Meetings are the bread and butter of decision-making for most companies. Middle managers expect to spend about a quarter of their time in meetings, while high-ups can spend well over half their time on the clock conferring in meeting rooms.
It’s hard to imagine how most companies would function without regular facetime between major decision-makers. But one recent study suggested superfluous meetings are currently a serious drain on corporate time and resources (equating to £582m a week in 2018). With that in mind, many employees across the board could do with more advice on holding professional meetings. Here’s our guide to putting the meat back in meetings.
Know Why You’re There
Preparation is the most important feature of making any meeting productive and useful. What, why, and how are the three most important questions to ask and should form the basis of structure for the meeting:
- What is the issue that needs to be addressed?
- Why has the issue arisen?
- How are you going to address the issue?
Answering the what, why, and how means you’re ready to put together an agenda of talking points. At this point, delegating responsibility for raising them is another great way of making sure the person doing the talking is the one in the know for each priority area identified. Circulate your agenda ahead of the meeting to make sure everyone’s on the same page and give the meeting a clear sense of direction.
Think About the Setting
It’s important to choose meeting room facilities that suit your needs. Differentiate between informal internal meetups and more formal external-facing presentations. Do you have any multimedia requirements such as screen sharing, slide shows, or product demonstrations? If you’re planning a video meeting or conference call, how can you position people so everyone can see and hear one another? Getting these things right can help create the right mood for the meeting.
If it’s an internal meet, choose a small, friendly, inclusive space that makes people more willing to contribute and venture their opinions. For an external meeting, you’ll want a setting that makes your professionalism clear and impresses the prospective client. Of course, the best private offices London has to offer will have a range of spaces that suit every purpose with chairs and desks provided.
Keep It Small
Amazon’s Jeff Bezos holds true to the two pizza rule: if it takes more than two pizzas to feed everyone who’s in the meeting, there’s something wrong. By holding smaller, more intimate meetings, it’s easier to cut through to the meat of the matter and work out action points with clear lines of accountability.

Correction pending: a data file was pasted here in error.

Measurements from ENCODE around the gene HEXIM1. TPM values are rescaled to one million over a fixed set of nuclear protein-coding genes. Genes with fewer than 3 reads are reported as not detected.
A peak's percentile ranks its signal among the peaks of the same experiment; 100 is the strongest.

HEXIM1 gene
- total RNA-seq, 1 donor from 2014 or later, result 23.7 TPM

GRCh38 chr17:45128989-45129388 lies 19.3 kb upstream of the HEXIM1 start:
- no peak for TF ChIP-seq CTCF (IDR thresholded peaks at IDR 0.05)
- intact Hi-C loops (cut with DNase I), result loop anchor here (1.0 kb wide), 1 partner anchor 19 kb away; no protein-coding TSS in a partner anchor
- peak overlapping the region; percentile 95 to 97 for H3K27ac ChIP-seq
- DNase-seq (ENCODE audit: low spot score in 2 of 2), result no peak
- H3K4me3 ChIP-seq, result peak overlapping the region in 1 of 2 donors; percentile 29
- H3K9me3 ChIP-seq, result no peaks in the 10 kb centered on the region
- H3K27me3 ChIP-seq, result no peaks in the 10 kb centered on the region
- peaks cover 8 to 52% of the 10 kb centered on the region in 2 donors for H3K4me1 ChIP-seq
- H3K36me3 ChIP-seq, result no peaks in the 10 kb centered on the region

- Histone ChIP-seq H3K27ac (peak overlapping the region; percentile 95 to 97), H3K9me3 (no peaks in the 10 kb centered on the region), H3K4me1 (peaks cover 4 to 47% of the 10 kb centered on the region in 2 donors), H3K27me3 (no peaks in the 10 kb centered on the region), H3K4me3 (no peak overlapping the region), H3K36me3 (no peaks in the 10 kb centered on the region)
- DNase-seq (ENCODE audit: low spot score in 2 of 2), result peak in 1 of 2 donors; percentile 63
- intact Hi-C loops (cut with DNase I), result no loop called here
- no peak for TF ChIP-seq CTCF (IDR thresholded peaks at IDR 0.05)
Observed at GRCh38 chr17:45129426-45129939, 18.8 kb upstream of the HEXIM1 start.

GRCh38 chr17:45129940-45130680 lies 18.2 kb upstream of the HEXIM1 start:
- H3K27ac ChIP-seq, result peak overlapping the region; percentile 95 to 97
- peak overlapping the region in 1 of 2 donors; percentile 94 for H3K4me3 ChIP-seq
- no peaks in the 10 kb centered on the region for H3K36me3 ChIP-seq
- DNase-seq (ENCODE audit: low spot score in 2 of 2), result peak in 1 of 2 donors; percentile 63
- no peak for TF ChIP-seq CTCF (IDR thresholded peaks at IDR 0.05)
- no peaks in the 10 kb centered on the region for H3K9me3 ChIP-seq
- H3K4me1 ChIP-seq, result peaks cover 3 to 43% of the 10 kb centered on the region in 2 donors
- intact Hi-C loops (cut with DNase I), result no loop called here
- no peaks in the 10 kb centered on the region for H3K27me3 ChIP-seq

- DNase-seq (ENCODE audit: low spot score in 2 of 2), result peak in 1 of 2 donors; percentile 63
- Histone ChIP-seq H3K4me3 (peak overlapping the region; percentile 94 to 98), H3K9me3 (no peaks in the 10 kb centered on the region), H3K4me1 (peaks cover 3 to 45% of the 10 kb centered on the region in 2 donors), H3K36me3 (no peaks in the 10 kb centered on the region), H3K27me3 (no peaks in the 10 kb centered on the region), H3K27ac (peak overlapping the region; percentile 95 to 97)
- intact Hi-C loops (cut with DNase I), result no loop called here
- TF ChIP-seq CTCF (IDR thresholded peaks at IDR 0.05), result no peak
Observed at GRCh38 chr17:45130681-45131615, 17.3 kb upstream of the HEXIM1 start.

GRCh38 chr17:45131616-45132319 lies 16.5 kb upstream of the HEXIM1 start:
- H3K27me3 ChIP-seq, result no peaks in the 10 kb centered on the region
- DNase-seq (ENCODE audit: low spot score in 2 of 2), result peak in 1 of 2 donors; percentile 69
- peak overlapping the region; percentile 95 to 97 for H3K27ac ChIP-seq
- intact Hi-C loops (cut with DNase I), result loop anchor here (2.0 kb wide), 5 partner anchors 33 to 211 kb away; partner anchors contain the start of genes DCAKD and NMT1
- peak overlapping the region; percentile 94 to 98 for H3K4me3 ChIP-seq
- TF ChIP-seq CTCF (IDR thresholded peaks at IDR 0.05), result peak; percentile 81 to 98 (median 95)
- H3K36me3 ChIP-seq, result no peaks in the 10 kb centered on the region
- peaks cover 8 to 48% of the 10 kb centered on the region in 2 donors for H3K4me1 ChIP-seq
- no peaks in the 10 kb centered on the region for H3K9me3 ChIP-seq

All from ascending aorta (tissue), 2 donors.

Keep It Punctual
Doodle’s State of Meeting report delivers a stinging critique of corporate meeting culture, showing that close to half of all employees (44%) believe poorly organised meetings eat into their productive work time. For this reason alone, it’s crucial to respect all your employees’ work time by ensuring meetings start and finish on time. If somebody’s running late (no matter who and how important they are), be prepared to start without them.
By keeping meetings punctual and running to time, you can help to cut down on lost time. If you start and finish at the intended times, you’ll also limit the likelihood of staff switching off in the short term and becoming frustrated by ineffectual meetings in the long run.
Keep It Focused
Part of keeping it short and sweet is keeping it focused on the issues at hand. Some small talk can be a great way of breaking the ice, but once you’re up-and-running, it’s important to keep the momentum going. A meeting is only as good as its chairperson. By choosing someone who’s capable of carefully charting a course and steering the meeting, you’re seriously increasing the likelihood of producing actionable outcomes within the allotted time.
Encourage Involvement and Inclusivity
None of the above means you should ever rush your meetings. It’s also important to solicit useful contributions from people with the know-how. Harvard Business Review extols the virtues of inclusive meetings in creating more engaged, financially successful and creative organisations. After all, part of the reason you call meetings in the first place is to try and brainstorm new solutions. A good rule here is to try and let everyone take their turn and try to develop a flatter hierarchy within the meeting room. Many times, the middle manager with more day-to-day contact will have better insight than the senior manager with a bird’s-eye view.
Decide on Action Points
Assigning action points is vital to ensure that what you decide in meetings is implemented on a practical level. Publicly circulating these in the wake of the meeting, along with the minutes, is how you ensure accountability and make sure they get done.
Building a feedback loop into your internal meeting practice is how you make it more effective, improve team morale and cut down on wasted time. Share a simple form after meetings and make completing it obligatory (another action point for post-meeting follow-up) to find out where the common ground for improvement is.